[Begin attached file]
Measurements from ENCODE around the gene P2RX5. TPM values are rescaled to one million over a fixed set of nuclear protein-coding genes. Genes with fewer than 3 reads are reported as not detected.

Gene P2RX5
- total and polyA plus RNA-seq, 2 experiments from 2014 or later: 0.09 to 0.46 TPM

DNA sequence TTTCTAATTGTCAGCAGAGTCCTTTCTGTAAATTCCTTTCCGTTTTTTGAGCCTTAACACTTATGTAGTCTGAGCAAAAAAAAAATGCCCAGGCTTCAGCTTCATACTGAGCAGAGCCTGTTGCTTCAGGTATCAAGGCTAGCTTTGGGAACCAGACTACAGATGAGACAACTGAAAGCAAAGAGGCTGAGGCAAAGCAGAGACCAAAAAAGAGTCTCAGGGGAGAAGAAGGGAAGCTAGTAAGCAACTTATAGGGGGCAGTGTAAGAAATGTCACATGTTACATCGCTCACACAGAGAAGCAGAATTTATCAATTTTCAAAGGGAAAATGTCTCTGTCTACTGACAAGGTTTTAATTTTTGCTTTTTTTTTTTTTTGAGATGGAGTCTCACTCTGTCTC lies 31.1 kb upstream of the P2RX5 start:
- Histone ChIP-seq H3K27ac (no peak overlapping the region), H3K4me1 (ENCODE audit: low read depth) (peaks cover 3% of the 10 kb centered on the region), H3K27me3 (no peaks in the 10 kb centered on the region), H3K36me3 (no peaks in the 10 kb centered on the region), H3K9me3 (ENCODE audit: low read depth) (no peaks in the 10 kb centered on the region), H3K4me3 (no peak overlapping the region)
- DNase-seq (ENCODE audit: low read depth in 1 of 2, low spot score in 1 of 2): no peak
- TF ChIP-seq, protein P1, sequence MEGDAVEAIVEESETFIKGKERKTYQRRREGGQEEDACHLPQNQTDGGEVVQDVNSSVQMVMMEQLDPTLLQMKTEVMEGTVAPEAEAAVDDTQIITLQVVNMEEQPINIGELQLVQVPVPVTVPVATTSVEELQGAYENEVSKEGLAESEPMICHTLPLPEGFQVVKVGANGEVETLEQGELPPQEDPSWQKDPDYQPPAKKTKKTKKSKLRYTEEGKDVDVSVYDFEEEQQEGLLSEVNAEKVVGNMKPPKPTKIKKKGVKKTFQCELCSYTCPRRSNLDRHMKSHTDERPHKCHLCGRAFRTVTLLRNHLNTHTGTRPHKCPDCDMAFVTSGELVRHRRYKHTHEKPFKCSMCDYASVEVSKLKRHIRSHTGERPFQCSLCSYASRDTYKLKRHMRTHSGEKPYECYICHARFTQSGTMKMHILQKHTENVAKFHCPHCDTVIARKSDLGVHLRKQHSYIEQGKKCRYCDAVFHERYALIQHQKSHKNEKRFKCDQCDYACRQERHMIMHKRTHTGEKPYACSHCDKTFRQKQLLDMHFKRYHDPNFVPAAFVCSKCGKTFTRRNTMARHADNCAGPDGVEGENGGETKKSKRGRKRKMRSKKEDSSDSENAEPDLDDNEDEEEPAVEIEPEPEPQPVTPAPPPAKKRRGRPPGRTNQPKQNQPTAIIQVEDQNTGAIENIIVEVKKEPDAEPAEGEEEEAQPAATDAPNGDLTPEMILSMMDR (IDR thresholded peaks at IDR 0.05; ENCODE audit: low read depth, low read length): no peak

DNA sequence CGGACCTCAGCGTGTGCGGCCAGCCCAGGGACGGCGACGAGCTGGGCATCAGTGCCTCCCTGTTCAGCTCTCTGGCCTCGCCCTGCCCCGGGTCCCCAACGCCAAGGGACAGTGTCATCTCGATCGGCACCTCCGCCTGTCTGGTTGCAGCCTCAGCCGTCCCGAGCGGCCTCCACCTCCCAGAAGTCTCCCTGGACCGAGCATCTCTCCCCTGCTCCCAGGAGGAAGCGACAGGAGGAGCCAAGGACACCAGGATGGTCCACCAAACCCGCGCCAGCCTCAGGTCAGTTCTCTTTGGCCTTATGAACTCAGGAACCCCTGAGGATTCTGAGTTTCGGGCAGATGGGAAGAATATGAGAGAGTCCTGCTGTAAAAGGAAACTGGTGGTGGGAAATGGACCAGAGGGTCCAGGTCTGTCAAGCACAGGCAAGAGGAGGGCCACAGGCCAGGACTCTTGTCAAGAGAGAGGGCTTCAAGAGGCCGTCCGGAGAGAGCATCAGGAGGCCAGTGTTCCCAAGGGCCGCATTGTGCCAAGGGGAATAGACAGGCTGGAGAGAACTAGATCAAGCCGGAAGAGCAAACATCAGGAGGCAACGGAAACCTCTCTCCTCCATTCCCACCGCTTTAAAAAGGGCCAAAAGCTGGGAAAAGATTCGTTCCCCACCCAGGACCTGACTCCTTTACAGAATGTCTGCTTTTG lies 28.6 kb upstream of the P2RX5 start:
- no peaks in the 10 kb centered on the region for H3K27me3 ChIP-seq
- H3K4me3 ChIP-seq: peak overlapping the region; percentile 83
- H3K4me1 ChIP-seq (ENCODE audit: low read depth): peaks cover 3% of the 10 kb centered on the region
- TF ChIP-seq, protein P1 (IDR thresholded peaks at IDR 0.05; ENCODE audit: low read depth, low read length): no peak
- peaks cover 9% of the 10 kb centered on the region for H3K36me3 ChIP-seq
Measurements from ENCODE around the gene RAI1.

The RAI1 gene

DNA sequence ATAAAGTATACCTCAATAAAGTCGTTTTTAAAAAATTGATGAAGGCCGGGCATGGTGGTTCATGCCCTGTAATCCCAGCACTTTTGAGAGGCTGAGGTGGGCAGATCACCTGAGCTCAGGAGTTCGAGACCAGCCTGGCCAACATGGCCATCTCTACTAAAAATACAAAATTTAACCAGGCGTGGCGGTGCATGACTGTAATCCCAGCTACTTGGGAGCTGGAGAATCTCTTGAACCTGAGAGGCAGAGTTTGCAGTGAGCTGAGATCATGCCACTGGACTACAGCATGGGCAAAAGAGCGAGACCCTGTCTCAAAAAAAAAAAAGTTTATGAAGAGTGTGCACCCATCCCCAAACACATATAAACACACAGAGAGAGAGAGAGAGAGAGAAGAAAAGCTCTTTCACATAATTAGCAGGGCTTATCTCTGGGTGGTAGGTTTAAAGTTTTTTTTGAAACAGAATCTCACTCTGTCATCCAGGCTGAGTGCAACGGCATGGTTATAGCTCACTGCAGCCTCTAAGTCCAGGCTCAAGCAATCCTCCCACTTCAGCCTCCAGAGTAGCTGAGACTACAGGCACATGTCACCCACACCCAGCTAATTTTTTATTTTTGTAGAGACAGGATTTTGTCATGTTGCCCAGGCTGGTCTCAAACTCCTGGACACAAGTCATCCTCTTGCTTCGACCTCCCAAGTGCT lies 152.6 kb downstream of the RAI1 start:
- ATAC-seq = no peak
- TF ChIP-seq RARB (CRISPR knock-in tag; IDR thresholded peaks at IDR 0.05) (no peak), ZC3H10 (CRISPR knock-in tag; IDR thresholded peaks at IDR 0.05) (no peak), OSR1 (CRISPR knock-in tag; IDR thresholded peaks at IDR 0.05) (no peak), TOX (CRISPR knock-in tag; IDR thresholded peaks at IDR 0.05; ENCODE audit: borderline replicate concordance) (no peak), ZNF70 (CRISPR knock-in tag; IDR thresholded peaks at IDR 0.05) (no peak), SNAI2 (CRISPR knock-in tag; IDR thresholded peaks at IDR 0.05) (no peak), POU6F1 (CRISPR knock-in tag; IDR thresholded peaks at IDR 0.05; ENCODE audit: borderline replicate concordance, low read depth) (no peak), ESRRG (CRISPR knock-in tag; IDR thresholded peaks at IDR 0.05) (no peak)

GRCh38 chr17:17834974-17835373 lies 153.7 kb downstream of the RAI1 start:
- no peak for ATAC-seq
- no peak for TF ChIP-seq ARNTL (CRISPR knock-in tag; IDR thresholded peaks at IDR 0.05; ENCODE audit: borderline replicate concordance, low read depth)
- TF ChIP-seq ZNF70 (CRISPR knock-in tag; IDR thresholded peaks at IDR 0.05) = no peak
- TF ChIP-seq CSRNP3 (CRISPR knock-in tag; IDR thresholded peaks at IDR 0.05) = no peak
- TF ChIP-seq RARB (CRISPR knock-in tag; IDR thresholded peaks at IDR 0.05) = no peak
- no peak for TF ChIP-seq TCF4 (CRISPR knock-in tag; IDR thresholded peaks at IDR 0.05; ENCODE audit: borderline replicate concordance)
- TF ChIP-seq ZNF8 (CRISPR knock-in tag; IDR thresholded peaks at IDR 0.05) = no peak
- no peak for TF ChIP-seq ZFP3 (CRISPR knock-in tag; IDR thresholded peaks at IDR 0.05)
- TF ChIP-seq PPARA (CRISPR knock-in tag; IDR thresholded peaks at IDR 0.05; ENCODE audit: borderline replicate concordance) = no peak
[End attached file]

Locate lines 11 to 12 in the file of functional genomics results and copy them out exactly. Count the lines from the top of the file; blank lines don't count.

- H3K4me1 ChIP-seq (ENCODE audit: low read depth): peaks cover 3% of the 10 kb centered on the region
- TF ChIP-seq, protein P1 (IDR thresholded peaks at IDR 0.05; ENCODE audit: low read depth, low read length): no peak